Virginia Car Accident Settlement and Lawsuits
An overview of laws that could affect a car accident case in Virginia, including lawsuit time limits and rules on shared fault.
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Drivers, passengers, and others who have been involved in a car accident in Virginia will want to have an understanding of the different car insurance requirements and state laws that could affect any claim or lawsuit over the accident. This page provides a summary of the Virginia-specific resources available on All-About-Car-Accidents.com, plus links to more detailed information.
Virginia Car Insurance Requirements
Vehicle owners in Virginia are not technically required to purchase car insurance, as long as they pay an annual $500 uninsured motor vehicle fee to the Virginia Department of Motor Vehicles.
For vehicle owners who do purchase car insurance coverage, the following minimum amounts of coverage are mandatory in Virginia:
- $25,000 for the injury or death of a single person (a passenger, another driver, pedestrian, etc.)
- $50,000 total for the injury or death of multiple people in a single accident
- $20,000 for property damage (such as damage to another vehicle), and
- uninsured/underinsured motorist coverage in an amount equal to the policy purchaser's liability coverage limits, unless the purchaser requests lower UIM limits in writing.
For more details on car insurance for vehicles in Virginia, check out our companion article Virginia Car Insurance Laws.
Virginia Car Accident Laws
If you decide to file a lawsuit after a car accident in Virginia -- or even if you’re only making an insurance claim for the time being -- there are a few state laws to keep in mind, beginning with the time limit for getting a car accident lawsuit started (this is a state law called a “statute of limitations”).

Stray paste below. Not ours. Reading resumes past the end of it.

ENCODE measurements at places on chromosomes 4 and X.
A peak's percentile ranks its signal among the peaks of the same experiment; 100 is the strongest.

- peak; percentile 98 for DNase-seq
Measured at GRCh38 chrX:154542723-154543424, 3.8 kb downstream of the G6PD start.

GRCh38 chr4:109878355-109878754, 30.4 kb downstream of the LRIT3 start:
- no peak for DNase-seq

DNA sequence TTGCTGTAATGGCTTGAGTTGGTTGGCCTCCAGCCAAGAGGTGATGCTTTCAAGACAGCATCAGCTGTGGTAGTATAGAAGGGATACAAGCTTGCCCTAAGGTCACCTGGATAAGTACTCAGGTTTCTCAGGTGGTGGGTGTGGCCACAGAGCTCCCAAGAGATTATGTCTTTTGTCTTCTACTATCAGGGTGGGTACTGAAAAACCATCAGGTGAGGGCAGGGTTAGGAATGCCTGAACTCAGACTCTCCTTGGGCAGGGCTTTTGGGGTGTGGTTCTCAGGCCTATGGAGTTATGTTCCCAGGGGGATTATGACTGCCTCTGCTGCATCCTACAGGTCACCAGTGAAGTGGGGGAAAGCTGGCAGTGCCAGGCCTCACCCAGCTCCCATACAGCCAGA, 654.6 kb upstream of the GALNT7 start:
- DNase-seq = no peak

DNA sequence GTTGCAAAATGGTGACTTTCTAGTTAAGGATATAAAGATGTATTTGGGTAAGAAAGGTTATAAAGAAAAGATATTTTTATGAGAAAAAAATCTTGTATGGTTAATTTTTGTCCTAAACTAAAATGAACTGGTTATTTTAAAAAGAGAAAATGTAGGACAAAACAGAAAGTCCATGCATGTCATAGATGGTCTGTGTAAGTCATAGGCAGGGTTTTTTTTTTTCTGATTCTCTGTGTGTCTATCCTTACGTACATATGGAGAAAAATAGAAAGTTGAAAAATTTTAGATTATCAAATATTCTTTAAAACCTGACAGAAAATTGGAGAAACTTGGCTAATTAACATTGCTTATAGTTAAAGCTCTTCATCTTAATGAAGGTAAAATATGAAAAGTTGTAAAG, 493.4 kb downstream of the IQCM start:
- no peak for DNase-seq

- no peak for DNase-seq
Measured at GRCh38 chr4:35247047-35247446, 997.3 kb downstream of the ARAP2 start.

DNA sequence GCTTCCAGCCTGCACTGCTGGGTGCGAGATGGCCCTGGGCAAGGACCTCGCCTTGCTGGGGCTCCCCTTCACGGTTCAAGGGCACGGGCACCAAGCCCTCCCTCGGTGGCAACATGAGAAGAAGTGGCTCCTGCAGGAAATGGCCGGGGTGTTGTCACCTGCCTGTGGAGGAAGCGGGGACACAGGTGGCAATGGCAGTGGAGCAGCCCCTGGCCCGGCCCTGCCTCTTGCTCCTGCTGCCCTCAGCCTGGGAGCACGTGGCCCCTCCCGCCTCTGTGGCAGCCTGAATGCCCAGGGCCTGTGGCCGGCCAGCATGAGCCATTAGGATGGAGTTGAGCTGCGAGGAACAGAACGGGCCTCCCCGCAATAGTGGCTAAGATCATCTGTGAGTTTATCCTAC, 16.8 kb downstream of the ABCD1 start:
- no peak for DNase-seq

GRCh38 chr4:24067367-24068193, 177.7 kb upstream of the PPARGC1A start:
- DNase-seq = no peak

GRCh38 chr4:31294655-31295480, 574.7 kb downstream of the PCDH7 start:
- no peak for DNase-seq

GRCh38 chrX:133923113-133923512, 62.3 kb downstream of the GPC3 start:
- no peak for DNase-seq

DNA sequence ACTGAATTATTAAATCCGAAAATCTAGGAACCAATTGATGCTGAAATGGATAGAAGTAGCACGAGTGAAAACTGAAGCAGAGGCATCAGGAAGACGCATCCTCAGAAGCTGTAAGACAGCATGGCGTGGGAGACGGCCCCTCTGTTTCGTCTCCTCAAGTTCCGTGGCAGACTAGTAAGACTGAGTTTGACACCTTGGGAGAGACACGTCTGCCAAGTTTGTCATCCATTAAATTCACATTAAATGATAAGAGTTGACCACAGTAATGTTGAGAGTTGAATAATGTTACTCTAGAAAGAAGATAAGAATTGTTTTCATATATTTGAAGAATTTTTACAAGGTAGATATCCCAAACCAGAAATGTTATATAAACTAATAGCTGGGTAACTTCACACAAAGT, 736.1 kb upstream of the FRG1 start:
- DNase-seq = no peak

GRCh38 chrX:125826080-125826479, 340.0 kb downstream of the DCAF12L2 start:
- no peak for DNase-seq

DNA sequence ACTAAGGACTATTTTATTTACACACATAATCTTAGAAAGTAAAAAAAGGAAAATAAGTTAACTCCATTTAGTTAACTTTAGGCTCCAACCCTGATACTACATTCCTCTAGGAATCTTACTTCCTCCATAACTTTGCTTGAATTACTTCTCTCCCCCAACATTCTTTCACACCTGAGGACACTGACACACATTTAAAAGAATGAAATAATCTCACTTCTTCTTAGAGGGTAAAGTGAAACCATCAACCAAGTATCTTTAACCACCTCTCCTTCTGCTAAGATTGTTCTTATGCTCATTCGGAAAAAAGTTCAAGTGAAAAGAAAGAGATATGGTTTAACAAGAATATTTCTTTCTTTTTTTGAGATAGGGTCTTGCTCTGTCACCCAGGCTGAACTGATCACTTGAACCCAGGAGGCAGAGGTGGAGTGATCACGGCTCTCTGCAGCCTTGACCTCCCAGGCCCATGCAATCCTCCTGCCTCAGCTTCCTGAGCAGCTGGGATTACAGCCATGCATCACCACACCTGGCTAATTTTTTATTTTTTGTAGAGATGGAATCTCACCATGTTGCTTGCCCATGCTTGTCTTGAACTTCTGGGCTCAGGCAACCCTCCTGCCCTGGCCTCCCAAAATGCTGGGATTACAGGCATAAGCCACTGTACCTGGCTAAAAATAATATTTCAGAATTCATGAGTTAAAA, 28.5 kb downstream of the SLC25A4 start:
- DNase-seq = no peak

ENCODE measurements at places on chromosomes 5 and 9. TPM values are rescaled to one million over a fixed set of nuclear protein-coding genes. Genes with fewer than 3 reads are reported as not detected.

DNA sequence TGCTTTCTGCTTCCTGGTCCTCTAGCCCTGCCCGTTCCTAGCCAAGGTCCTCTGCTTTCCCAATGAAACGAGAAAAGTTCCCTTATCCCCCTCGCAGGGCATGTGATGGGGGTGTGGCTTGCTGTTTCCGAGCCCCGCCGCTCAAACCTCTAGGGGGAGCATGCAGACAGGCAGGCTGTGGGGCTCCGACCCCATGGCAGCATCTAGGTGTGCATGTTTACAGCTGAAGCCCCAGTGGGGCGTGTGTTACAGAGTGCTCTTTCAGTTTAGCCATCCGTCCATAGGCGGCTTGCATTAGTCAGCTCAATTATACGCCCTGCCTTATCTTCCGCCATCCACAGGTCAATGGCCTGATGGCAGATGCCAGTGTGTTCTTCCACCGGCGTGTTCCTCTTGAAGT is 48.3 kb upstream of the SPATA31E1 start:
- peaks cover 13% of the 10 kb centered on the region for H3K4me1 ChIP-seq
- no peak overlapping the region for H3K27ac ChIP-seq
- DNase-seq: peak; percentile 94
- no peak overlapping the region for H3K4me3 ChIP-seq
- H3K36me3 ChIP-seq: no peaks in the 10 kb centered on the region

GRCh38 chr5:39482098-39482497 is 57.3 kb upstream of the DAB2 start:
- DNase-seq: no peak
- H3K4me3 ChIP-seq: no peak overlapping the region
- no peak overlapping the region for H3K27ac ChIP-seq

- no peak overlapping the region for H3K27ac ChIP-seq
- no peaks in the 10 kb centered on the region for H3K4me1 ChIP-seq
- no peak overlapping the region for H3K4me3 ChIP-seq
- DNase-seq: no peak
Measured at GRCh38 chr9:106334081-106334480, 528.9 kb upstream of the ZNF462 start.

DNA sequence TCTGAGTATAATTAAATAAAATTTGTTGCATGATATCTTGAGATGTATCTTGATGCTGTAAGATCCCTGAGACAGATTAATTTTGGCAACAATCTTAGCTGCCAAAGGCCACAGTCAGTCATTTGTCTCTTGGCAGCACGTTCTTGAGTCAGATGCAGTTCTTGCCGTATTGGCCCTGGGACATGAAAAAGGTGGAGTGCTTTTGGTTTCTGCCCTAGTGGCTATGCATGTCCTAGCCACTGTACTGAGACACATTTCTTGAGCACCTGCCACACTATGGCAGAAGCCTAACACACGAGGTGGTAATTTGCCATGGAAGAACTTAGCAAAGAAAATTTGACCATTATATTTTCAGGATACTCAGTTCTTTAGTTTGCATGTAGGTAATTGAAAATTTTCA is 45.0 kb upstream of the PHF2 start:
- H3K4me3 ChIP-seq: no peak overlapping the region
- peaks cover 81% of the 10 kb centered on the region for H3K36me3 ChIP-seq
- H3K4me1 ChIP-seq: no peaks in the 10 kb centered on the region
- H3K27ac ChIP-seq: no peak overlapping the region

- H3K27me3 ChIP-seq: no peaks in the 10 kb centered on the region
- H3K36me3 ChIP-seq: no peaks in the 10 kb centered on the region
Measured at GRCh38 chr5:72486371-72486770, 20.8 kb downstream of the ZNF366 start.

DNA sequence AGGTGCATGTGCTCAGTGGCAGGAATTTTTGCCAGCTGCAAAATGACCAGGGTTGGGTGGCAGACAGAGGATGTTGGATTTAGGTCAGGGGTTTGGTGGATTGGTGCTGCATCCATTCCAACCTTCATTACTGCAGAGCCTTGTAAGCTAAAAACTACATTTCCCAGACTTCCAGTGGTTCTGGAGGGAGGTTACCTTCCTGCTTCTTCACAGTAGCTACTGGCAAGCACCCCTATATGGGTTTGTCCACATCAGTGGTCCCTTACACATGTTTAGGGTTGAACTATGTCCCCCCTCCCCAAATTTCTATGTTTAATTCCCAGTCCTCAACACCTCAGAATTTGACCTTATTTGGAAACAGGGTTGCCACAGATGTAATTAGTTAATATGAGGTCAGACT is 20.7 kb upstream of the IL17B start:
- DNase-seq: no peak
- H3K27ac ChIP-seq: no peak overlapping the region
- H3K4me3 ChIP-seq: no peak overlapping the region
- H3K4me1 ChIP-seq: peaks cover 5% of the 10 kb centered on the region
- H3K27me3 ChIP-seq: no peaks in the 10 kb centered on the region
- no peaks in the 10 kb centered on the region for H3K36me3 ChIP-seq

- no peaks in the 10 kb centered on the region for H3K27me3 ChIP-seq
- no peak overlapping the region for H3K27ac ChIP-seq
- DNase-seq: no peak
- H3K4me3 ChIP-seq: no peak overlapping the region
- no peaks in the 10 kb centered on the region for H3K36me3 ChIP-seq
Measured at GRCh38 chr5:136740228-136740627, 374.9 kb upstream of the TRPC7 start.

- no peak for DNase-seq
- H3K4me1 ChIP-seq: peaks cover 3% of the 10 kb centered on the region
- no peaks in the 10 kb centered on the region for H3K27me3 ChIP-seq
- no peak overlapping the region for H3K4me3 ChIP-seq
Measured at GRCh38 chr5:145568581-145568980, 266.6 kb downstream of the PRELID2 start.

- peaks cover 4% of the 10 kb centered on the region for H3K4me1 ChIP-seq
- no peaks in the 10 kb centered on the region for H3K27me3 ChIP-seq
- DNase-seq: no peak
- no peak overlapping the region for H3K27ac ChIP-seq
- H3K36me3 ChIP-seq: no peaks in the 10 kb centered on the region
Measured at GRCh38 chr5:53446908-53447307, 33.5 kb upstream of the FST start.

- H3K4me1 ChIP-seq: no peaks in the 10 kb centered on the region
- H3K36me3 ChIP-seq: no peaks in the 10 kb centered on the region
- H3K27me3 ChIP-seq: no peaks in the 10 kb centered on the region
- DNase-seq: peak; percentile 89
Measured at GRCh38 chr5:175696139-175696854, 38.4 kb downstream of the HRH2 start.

In Virginia, the statute of limitations that applies to car accident lawsuits gives a prospective plaintiff two years to file a personal-injury-related case and five years to file a property-damage-related case. You can find the full text of these statutes at Virginia Code section 8.01-243.
If you don’t get your lawsuit filed before the deadline passes, it’s safe to assume that the court will refuse to hear your case when you do try to file. So it’s crucial to pay attention to the deadline, and that’s true even if you think your case is going to settle out of court. You always want to leave open the option of filing a lawsuit, not just for leverage in settlement negotiations, but also to make sure you can turn to the court system for a remedy if the settlement process isn’t promising a satisfactory solution.
Get details on other Virginia laws that could impact your car accident case in our article Car Accident Laws in Virginia.
Contact a Car Accident Lawyer in Virginia
You might not find it necessary to hire a lawyer for every car accident claim you decide to file. For example, in a situation where the other driver’s insurance carrier isn’t disputing that its insured was at fault for the car accident, and you suffered only minor injuries, it’s probably fine to handle that kind of claim yourself as long as you’re comfortable with the process.
But what if the other driver’s insurer is saying that you caused the car accident? Or what if you suffered serious injuries and the insurer is balking at the extent or the costs of your medical treatment? In those situations, things can get complicated (and contentious) very quickly, and it may be time to discuss your situation with a local car accident lawyer in Virginia. Remember that most lawyers will take a car accident case on a contingency basis, meaning that the lawyer only gets paid a percentage of any successful settlement or court award.
A good attorney knows how to successfully navigate not just the back-and-forth of settlement negotiations with car insurance adjusters, but also the car accident lawsuit process if your case proceeds to Virginia civil court.